Scarborough care group’s success in nursing Covid-19 patients

Saint Cecilia’s cares for 100 sick people during the pandemic.

By Louise Perrin
Wednesday, 2nd June 2021, 11:57 am
Updated Wednesday, 2nd June 2021, 11:58 am
St Cecelia's Nursing Home, where discharged Covid-19 patients were treated.
St Cecelia's Nursing Home, where discharged Covid-19 patients were treated.

A North Yorkshire care group has cared for more than 100 poorly Covid-19 patients during the past year of the pandemic.

Saint Cecilia’s Care Group agreed to take in discharged Covid-19 patients at its nursing home in Scarborough to free up much-needed hospital beds.

Now that that need has passed, the care group is delighted to have played its part in the national effort to tackle the virus.

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Managing Director Mike Padgham said: “Twice during the pandemic we have agreed for Saint Cecilia’s Nursing Home to become a designated setting to care for those with Covid-19 as part of a pioneering scheme with North Yorkshire County Council

“This has meant that we dedicated a floor at the home to be isolated so that those with the virus could get the care they needed without impacting upon the rest of the home.

“The floor in effect became a hospital ward with an altogether more rigorous regime of hygiene and infection control in place to ensure the best of care.

“We faced some criticism for doing it at the start but it has been a success. I am pleased to say that we have successfully provided care for more than 100 people discharged from hospital with Covid-19.

“And we did so without suffering any additional outbreaks or cases of Covid-19 as a result of becoming a designated setting.”

With death and infection rates falling, there is no longer the need for as many designated settings across North Yorkshire, so the floor at Saint Cecilia’s is returning to normal care provision.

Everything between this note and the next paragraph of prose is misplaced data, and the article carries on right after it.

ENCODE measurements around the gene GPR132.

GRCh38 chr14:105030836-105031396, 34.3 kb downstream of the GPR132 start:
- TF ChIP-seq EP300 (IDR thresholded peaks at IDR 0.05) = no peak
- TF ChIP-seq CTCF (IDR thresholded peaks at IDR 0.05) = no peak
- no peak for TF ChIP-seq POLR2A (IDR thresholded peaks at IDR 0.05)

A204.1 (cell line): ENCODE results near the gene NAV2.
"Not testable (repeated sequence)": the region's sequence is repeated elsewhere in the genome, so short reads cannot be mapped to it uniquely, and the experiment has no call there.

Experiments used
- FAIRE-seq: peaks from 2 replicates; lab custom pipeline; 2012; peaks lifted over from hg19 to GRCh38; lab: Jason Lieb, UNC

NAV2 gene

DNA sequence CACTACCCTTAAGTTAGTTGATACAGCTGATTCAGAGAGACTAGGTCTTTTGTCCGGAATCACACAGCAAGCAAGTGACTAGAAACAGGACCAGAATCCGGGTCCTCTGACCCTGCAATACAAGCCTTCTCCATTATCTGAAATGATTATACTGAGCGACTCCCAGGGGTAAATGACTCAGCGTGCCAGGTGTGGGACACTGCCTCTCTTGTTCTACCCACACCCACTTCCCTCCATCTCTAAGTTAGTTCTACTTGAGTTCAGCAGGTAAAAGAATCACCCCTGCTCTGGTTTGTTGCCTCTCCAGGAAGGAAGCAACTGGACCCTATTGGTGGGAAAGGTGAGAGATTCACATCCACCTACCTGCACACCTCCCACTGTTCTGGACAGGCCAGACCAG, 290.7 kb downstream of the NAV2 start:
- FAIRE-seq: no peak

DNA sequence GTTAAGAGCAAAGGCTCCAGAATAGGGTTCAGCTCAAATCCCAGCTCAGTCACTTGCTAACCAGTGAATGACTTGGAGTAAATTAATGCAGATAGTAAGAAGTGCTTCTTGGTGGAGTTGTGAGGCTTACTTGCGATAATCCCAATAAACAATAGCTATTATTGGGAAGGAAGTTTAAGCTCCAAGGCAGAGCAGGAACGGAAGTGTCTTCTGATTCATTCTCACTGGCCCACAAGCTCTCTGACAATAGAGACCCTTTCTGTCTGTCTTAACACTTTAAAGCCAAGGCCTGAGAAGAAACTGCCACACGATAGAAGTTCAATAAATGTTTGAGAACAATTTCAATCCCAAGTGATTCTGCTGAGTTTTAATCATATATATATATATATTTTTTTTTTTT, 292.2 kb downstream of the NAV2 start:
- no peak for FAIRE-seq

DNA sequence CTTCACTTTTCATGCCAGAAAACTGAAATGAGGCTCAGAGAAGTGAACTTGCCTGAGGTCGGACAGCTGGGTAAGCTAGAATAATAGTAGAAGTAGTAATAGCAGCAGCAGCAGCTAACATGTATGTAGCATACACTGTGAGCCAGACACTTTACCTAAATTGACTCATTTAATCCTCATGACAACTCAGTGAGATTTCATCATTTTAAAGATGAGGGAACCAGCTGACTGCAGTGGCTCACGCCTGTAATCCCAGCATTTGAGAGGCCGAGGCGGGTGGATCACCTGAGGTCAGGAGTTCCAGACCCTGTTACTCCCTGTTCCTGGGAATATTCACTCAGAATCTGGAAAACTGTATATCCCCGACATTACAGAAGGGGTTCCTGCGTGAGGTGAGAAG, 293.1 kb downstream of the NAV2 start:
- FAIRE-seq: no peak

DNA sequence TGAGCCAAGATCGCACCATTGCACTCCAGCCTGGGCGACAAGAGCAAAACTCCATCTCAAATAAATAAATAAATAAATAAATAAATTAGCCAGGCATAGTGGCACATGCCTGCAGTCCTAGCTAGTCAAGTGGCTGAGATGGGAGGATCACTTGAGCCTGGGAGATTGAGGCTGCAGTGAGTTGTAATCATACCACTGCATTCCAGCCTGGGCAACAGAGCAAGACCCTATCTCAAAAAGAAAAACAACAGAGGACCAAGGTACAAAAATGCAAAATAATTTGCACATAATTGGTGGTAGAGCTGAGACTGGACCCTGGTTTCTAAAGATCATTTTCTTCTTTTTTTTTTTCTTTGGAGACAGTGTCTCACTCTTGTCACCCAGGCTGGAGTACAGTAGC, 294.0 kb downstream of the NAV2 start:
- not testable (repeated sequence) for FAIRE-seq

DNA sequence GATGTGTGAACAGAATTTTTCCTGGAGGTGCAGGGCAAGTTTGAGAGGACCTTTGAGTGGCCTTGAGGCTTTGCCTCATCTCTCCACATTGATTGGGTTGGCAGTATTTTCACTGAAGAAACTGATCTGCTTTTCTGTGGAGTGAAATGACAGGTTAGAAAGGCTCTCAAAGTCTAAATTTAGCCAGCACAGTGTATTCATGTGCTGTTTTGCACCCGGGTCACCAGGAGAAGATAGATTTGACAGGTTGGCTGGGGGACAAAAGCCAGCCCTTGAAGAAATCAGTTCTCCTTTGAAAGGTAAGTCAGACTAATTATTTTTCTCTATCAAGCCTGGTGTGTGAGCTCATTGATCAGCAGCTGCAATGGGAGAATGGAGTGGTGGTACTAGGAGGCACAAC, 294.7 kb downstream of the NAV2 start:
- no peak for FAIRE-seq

Saint Cecilia’s has given all of its staff a bonus for the extra demands of Covid-19 and Mr Padgham also wrote to the staff on the designated floor at the Nursing Home. In his letter he wrote:

“Words cannot sum up how grateful we at Saint Cecilia’s Care Group, the patients themselves and all of their families and friends are to you. We all owe you a huge debt of gratitude.

“In all my 30+ years in social care, I can honestly say this has been the greatest, most selfless, heroic example of outstanding care I have ever witnessed.

“I could not be more proud of the fact that you successfully cared for well over 100 people on the second floor, helping a great many return to good health and to their homes and families.

“To put the health and safety of others ahead of your own takes a special kind of person and I am lucky, honoured and blessed to have you all as part of my wonderful team at Saint Cecilia’s.”

Saint Cecilia’s was joined by other homes in the county and across the country in taking part in the designated beds scheme. Here it worked closely with North Yorkshire County Council, the local clinical commissioning groups and the Care Quality Commission, which regulates care providers.

Sue Howard, who is Deputy Chief Inspector with the Adult Social Care Directorate in the Care Quality Commission, wrote to say:

“I was impressed by your positivity to the Designated Schemes and how your staff have used this process to support people’s recovery during the pandemic.

“Please thank your staff on my behalf for their continued dedication to the people they care for and support.”

Mr Padgham added: “Tackling Covid-19 has been a real team effort and we are very pleased to have worked with North Yorkshire County and City of York councils, North Yorkshire CCG, Vale of York CCG, York NHS Trust, Yorkshire Ambulance Service and the Care Quality Commission.

“The fight against Covid-19 has seen partnership working at its best and we hope that the contacts forged over the past year will stand us all in good stead for whatever future challenges face adult social care.

“It has been tough and we have had losses and setbacks along the way but thanks to the magnificent efforts of our staff and the support we have received not just from the statutory bodies but from the local community too, we have come through.

“We know that Covid-19 hasn’t gone away and there is still a lot of hard work to be done and a continued need to be vigilant. But with the vaccine now taking effect, we are very hopeful that brighter times are ahead.”